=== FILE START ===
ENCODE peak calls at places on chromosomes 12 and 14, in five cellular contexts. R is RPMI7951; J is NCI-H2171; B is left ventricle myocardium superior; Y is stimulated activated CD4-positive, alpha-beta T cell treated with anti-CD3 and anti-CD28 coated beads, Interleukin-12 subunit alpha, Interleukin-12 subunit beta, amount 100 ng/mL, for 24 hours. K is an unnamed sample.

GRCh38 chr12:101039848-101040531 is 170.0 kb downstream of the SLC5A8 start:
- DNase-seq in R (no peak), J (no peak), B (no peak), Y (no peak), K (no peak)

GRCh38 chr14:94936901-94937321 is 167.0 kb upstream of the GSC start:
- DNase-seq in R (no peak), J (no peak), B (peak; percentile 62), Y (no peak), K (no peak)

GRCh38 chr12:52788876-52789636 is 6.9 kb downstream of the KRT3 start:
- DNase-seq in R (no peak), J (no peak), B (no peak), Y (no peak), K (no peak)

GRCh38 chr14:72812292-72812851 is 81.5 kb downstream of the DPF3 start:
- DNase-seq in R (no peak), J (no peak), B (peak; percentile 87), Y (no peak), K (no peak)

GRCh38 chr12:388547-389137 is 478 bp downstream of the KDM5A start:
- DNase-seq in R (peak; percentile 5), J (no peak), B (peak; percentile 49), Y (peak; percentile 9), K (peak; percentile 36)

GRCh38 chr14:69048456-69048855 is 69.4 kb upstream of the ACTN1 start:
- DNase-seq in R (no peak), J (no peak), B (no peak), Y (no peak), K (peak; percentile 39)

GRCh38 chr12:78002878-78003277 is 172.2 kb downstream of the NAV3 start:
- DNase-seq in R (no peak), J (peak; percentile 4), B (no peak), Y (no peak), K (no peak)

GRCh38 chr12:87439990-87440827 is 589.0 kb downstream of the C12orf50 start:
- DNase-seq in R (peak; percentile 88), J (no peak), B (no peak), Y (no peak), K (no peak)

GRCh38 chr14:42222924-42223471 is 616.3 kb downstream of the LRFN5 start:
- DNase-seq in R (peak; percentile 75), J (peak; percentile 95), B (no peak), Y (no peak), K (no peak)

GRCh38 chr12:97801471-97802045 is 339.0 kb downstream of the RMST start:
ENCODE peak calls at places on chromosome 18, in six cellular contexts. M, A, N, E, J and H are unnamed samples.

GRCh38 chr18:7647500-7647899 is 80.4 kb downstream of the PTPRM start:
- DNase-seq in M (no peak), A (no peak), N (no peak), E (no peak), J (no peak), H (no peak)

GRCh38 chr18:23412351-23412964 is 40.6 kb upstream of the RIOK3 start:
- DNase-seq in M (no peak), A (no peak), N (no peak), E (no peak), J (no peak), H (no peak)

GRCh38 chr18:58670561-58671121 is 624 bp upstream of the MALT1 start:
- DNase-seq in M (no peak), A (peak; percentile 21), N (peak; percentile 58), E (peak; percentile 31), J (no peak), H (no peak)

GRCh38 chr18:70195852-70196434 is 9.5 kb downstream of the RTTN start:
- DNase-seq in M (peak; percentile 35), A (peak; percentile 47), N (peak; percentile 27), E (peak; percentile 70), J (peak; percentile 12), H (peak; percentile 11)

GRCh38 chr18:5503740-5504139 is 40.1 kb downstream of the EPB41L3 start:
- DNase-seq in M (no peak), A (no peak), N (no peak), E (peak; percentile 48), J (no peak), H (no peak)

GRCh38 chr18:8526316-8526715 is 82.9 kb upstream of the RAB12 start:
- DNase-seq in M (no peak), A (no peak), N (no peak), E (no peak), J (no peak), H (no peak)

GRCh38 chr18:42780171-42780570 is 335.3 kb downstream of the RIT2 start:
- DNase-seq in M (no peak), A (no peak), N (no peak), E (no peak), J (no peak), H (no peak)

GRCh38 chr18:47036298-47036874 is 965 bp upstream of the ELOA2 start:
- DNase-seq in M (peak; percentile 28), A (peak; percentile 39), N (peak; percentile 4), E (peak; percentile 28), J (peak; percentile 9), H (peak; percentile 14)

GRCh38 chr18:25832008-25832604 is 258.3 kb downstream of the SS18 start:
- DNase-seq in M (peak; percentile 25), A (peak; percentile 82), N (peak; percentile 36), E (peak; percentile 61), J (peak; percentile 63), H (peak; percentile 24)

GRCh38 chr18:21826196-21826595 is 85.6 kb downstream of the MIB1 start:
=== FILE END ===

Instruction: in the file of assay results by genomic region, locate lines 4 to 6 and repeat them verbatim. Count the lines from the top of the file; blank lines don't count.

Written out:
GRCh38 chr14:94936901-94937321 is 167.0 kb upstream of the GSC start:
- DNase-seq in R (no peak), J (no peak), B (peak; percentile 62), Y (no peak), K (no peak)

GRCh38 chr12:52788876-52789636 is 6.9 kb downstream of the KRT3 start: